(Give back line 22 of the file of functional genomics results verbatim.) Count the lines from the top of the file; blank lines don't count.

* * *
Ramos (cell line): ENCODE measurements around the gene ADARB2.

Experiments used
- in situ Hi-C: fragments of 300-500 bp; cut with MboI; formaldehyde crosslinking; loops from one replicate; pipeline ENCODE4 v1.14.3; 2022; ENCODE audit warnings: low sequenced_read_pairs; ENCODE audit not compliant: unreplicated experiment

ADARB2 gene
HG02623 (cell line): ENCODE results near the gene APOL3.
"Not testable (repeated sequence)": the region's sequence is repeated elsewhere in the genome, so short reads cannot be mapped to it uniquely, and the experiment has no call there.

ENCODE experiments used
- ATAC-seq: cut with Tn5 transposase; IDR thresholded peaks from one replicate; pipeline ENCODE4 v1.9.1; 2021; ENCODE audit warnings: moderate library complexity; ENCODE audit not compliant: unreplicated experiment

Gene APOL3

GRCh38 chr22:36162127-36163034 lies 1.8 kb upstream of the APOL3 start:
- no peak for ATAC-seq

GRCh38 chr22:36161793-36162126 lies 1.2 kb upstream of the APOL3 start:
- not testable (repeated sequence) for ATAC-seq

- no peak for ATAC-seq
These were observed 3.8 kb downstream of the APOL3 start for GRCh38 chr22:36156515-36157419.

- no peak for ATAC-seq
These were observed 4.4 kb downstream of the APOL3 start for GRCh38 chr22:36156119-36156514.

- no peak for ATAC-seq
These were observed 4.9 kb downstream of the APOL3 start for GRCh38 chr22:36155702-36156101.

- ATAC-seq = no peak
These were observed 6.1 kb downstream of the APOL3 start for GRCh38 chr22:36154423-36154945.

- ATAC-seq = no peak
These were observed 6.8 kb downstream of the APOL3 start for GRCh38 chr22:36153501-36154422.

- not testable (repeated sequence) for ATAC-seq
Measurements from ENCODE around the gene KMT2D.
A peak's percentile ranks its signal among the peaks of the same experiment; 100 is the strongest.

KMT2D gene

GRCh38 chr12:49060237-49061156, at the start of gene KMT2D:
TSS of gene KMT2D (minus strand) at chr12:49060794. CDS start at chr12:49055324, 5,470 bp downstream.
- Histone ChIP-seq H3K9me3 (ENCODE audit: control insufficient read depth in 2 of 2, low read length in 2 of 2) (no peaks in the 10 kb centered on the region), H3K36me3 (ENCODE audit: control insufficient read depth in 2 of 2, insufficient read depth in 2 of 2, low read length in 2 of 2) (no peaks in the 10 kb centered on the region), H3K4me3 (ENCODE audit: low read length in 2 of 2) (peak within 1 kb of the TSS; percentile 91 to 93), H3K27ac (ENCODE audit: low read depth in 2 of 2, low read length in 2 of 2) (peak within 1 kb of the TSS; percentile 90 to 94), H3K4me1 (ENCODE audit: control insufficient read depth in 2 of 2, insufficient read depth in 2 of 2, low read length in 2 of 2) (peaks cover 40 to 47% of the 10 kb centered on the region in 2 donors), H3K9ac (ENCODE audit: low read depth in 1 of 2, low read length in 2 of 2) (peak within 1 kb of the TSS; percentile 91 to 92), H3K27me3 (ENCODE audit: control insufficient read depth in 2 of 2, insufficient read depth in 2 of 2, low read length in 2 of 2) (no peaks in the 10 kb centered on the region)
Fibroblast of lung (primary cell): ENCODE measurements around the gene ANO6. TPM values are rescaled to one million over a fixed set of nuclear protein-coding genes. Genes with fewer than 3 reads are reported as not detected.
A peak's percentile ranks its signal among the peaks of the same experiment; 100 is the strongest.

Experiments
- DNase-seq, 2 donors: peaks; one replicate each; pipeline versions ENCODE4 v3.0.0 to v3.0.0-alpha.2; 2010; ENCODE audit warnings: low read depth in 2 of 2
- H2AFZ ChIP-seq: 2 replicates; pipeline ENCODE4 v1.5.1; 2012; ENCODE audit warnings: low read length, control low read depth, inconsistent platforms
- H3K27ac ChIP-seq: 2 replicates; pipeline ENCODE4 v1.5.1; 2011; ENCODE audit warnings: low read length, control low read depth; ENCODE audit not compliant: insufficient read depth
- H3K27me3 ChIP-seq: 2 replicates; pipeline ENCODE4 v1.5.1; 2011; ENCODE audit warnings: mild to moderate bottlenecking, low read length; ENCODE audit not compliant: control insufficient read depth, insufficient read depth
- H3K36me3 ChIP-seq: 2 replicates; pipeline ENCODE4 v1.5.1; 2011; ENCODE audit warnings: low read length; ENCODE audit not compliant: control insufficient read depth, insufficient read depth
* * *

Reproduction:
- ATAC-seq = no peak